By Renu Kshetry
KATHMANDU, Nepal – Celebrating this year’s World Toilet Day, sanitation experts gathered in the Nepali capital of Kathmandu to renew their commitment to availability, accessibility, and affordability of WASH services across the country.
In a discussion forum held by the Society of Public Health Engineers on 19 November, Mr Ganesh Shah, a senior member of this non-governmental organization and the former Minister for Environment, Science and Technology, emphasized that the government and other major stakeholders must ensure that safely managed public toilets are available and include gender- and child-friendly toilets for sustainable sanitation and hygiene.
The appeal for technical and financial support to achieve total sanitation by 2030 comes right after the Government of Nepal certified and declared all 77 districts open defecation free (ODF) in September.
The “total sanitation” campaign is a continuation of the ODF movement with a comprehensive package, which encompasses indicators of sanitation such as the use of a toilet, use of safe water, use of safe food, the practice of handwashing with soap, practice of cleaning house and surroundings, and keeping a clean environment.
“We need to assign the roles and responsibilities of major stakeholders and donor agencies for total sanitation at federal, provincial and local levels,” said Mr Devendra Jha, Member-Secretary of Nepal’s National Sanitation Hygiene Coordination Committee (NSHCC).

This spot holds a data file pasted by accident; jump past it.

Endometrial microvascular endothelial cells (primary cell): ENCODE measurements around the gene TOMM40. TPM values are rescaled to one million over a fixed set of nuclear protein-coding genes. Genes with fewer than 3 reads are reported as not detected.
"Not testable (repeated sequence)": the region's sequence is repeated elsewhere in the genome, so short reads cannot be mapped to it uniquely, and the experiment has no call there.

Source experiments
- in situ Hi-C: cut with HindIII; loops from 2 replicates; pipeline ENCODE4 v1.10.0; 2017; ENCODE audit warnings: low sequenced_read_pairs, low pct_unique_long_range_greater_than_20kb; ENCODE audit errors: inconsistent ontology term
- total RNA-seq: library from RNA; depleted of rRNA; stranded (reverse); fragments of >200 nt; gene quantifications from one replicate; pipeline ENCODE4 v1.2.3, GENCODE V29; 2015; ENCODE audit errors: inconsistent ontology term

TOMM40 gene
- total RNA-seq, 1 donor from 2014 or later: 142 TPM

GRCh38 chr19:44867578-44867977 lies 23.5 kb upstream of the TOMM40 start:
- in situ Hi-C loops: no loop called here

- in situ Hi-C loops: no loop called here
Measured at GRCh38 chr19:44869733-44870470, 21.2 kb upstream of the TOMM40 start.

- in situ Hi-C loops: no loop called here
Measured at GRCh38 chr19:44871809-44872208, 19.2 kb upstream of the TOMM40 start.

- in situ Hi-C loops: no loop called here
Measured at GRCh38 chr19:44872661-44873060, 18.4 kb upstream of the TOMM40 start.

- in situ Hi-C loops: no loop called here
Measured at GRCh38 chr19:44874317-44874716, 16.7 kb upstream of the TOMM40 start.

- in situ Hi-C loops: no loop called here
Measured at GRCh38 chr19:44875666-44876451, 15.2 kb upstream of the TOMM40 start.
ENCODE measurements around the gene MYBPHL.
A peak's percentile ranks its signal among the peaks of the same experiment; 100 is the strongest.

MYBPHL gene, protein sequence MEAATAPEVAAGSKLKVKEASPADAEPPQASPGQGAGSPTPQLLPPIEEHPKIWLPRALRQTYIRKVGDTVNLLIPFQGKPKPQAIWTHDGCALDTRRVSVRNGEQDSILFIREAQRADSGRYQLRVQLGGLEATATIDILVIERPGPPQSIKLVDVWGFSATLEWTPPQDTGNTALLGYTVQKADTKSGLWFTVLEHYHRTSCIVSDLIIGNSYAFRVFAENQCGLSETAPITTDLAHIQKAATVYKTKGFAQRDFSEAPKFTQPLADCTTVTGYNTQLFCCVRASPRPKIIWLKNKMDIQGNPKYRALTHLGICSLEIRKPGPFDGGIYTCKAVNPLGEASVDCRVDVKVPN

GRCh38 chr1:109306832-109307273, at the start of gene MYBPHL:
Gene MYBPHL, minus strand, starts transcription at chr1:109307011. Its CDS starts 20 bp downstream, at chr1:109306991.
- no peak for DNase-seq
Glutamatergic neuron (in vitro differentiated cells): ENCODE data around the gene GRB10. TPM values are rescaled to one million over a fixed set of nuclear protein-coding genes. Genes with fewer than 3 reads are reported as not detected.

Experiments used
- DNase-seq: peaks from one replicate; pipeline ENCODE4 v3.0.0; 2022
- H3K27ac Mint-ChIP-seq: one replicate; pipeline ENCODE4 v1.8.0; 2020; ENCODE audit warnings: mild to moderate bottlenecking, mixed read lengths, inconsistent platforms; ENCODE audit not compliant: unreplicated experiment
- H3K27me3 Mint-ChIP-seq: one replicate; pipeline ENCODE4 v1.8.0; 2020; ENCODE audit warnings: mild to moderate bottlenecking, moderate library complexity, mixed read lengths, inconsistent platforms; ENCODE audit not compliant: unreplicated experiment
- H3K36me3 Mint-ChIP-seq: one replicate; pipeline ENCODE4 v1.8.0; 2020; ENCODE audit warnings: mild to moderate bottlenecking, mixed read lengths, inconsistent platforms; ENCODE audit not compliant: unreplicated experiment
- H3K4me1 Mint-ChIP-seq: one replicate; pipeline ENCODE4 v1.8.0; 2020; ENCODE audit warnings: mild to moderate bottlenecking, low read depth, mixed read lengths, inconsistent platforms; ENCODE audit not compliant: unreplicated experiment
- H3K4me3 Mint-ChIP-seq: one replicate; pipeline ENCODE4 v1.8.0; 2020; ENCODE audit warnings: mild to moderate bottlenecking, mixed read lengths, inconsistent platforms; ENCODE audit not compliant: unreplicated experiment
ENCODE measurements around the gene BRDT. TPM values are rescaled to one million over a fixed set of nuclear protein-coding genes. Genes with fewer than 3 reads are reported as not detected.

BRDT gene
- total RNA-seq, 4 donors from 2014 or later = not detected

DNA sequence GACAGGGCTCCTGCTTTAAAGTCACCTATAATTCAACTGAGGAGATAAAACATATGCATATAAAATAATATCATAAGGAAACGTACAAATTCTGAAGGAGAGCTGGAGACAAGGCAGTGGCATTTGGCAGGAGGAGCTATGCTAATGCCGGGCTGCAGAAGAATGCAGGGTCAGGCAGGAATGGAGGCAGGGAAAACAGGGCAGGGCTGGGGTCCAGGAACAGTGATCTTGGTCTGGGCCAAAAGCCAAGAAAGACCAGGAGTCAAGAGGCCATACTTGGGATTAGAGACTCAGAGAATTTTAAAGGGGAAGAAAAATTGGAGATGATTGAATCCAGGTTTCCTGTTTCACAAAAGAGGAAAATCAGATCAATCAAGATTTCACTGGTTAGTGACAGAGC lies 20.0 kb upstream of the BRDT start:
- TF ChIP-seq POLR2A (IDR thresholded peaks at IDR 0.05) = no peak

Mr Meena Shrestha, Deputy Director-General of Department of Water Supply and Sewerage Management (DWSSM) said that the government and other development partners are taking seriously the retention of ODF status, which needs to be considered as a matter of concern as they push for total sanitation under the Sustainable Development Goals (SDG).
“The government is committed to achieving SDG 6 on sustainable management of water and sanitation for all and is exploring ways on how to properly address fecal sludge management,” said Mr Shrestha.
UN-Habitat, the executing agency of WSSCC’s Global Sanitation Fund-supported programme in Nepal, has focused on the institutionalization of total sanitation by enhancing the capacity of municipalities and stakeholders on total sanitation strategies, plans and concepts.
The support provided by UN-Habitat also includes budget allocations for strengthening coordination, planning and monitoring mechanisms, and information management and reporting system
While experts exchanged ideas and learning experiences, more than 300 young women and men took to the streets to mark World Toilet Day in Kathmandu. A walkathon named “A Walk for Toilet” was organized to raise awareness of sanitation in Nepal and build solidarity to ensure that toilets are safe, clean, and accessible for all.
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